Volunteering Abroad: A Success Story


Volunteering Abroad: A Success Story

By: Adam Brayford
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We see them daily. Images of poverty, children and adults alike, living in the misfortune that is the developing world. We see them on a television screen. It is not difficult to feel a sense of disconnect faced with such a reality, as we pursue our studies in the classroom or from home. At SFU, our slogan implores us to 'think of the world'. However, the confines of the typical semester of study limit us to just that: thinking. Ex-SFU student KristyTreleavin urges students to look beyond their own niche, to those who lack proper health care, not to mention a higher education. Not only that, she encourages a more hands-on approach, one that she practiced while volunteering for an orphanage for children with AIDS in Mozambique. As Volunteer Coordinator for HOPE, a not-for-profit organization dealing in international aid, Kristin works daily with students who dare to abandon their own comfort zones in the pursuit of true humanitarianism.

Kristin’s story begins in high school. As a peer counselor, she provided support for teenagers in crisis. Stemming from a strong sense of compassion for those in need, her work provided the foundation for what would later become a career of helping people. Not surprisingly, following graduation, Kristin embarked on an international venture that built on her passion for benevolence in a setting drastically different from the Lower Mainland of British Columbia. Traveling 16,000 kilometres to one of the poorest nations of South Africa, the committed volunteer - fresh from high school - found herself in a region where living conditions are so poor that over half the population is under the age of 20. Mozambique would be formative to Kristin’s devotion to assisting those in need. Indeed, if any experience could expose her to the possibilities for progress that lie in the developing world, it was volunteering for an orphanage for infants afflicted with AIDS.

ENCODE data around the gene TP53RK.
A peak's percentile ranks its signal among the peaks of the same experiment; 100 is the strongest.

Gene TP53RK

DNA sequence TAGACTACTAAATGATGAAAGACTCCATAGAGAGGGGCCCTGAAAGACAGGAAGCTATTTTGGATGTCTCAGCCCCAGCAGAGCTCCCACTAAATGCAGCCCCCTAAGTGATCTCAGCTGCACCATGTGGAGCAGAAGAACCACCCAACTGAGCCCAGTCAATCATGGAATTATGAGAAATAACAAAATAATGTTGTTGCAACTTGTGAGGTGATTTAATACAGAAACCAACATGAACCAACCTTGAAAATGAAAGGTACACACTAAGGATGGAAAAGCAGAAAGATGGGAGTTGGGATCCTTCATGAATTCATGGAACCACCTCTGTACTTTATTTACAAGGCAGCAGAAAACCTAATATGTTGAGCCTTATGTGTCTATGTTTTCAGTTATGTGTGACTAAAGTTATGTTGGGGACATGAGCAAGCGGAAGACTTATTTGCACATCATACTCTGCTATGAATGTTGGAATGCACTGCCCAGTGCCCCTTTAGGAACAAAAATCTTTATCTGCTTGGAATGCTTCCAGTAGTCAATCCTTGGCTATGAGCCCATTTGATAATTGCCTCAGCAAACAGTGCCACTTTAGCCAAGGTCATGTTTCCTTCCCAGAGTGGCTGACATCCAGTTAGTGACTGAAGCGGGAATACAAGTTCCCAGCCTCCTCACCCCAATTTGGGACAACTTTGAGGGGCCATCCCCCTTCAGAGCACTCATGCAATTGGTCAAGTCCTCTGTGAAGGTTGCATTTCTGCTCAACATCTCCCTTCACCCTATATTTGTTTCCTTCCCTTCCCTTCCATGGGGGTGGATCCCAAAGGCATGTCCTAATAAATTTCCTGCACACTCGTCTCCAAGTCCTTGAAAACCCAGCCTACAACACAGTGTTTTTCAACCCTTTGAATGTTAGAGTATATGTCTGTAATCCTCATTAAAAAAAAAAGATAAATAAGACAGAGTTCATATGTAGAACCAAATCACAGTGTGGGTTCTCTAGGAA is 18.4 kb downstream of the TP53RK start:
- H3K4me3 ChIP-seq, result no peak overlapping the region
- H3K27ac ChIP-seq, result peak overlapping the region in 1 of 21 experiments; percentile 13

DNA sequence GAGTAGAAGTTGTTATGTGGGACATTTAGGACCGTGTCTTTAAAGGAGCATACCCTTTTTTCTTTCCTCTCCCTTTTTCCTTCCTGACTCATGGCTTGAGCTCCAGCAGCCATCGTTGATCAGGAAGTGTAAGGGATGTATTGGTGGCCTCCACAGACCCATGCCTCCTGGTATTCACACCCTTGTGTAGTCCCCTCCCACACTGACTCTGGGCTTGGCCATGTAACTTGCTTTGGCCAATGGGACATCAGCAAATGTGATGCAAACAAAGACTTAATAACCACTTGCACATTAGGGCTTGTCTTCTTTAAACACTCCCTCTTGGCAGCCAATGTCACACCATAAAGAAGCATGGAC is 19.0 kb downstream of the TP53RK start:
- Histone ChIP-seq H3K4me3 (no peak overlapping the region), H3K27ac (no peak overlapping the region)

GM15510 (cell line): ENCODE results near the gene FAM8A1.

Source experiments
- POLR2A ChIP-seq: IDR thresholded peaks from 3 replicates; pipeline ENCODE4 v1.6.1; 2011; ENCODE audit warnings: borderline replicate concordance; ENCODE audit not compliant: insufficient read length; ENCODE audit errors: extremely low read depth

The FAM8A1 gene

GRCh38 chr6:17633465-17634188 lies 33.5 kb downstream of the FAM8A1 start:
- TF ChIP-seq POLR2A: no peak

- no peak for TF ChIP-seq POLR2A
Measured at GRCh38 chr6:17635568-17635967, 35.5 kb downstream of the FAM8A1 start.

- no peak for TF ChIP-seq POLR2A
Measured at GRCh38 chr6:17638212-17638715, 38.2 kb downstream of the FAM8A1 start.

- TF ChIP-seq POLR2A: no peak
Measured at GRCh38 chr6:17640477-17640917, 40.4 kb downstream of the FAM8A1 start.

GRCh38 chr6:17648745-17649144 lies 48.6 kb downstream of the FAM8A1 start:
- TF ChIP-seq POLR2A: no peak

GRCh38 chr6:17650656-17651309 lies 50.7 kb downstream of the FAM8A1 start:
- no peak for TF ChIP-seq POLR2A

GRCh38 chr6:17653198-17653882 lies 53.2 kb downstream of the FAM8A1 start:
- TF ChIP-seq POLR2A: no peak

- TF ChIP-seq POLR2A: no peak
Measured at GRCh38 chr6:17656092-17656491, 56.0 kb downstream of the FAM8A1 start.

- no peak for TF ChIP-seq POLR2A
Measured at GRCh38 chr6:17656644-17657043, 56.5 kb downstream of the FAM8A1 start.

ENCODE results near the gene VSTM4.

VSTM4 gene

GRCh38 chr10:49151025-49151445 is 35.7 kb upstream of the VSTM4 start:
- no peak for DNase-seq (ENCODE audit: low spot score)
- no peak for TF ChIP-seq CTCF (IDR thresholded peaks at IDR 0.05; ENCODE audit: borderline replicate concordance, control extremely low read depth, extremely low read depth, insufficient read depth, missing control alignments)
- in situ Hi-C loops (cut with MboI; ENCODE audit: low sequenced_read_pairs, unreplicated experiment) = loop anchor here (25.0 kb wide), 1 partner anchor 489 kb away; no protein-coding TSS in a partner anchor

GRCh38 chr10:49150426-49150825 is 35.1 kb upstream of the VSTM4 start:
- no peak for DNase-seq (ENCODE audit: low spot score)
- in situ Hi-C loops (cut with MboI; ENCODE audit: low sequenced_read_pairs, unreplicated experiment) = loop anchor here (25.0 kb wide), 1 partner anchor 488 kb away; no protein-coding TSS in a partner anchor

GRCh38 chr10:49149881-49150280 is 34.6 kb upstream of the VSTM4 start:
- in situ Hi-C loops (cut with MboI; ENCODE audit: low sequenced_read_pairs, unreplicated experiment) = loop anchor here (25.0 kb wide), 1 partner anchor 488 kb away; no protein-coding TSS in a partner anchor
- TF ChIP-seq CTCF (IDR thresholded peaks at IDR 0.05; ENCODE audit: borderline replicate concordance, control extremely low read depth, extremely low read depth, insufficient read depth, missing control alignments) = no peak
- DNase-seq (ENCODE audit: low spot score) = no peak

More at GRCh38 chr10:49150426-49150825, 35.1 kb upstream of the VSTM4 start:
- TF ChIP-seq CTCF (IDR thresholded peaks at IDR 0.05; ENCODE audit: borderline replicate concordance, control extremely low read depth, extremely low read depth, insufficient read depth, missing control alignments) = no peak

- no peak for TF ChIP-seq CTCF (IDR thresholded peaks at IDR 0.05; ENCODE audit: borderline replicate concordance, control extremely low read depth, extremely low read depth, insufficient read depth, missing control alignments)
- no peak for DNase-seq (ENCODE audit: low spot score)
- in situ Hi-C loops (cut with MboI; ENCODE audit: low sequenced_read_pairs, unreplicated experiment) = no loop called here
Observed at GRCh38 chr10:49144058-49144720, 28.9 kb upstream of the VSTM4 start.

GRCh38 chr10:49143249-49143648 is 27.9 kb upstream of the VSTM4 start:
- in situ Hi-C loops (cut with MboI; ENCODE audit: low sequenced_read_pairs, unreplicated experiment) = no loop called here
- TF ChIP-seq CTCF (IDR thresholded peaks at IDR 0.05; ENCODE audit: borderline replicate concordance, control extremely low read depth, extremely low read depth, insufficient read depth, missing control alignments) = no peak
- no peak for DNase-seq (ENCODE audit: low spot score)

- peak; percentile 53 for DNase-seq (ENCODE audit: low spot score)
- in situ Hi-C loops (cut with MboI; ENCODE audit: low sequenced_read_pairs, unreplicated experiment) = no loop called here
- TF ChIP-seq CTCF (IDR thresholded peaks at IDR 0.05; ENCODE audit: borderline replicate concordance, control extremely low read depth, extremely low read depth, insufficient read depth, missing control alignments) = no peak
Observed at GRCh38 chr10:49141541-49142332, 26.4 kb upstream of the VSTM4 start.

“I remember (happily & gratefully) cleaning up mud on the floor of the house where the HIV/AIDs-infected babies lived and just wishing that I could offer something more to these really kind, hard-working [caretakers],” describes Kristin. “I decided that, even though I had bitterly hated high school (to the point of nearly dropping out several times), I would go home and enroll in university to study development and poverty. I figured it would make me a more ‘useful’ person. The jury is still out on whether I am! However, the course of my life was definitely altered by the knowledge of people I gained while traveling and volunteering.”

And returning home, Kristin made good on her word. After dabbling in International Development and Relations at SFU, the traveled student made use of a connection she had in the non-profit sector, landing a position with HOPE. “I was impressed by the non-paternalistic culture of HOPE. The idea is to help people to help themselves,” she explains. And through her devotion to humanitarianism, Kristin has had a hand in improving many a life worldwide. Today, she has strong words to say about the value of incorporating volunteering into the university education:

‘I truly believe that people who intend to help others through their education or career path need to make every effort to understand the way people outside of our privileged niche live and think. I think that it’s impossible to fully understand the best of what the theorists have had to say about poverty and need without being able to apply it to a real-world context. Volunteering can be expensive and time-consuming, but what is university? Is it race to the scholastic finish line, where you are awarded a perfect job? No way. Make sure you take the time to enrich your education with experience - it will make you more employable because, ultimately, it will make you a more wise and kind person.’

Beyond The Article

Thinking that HOPE might just be the volunteer opportunity for you? Contact Volunteer Coordinator Kristin Treleavin at kristint@hope-international.com. Also, check out the HOPE International website for details.

Posted on December 25, 2010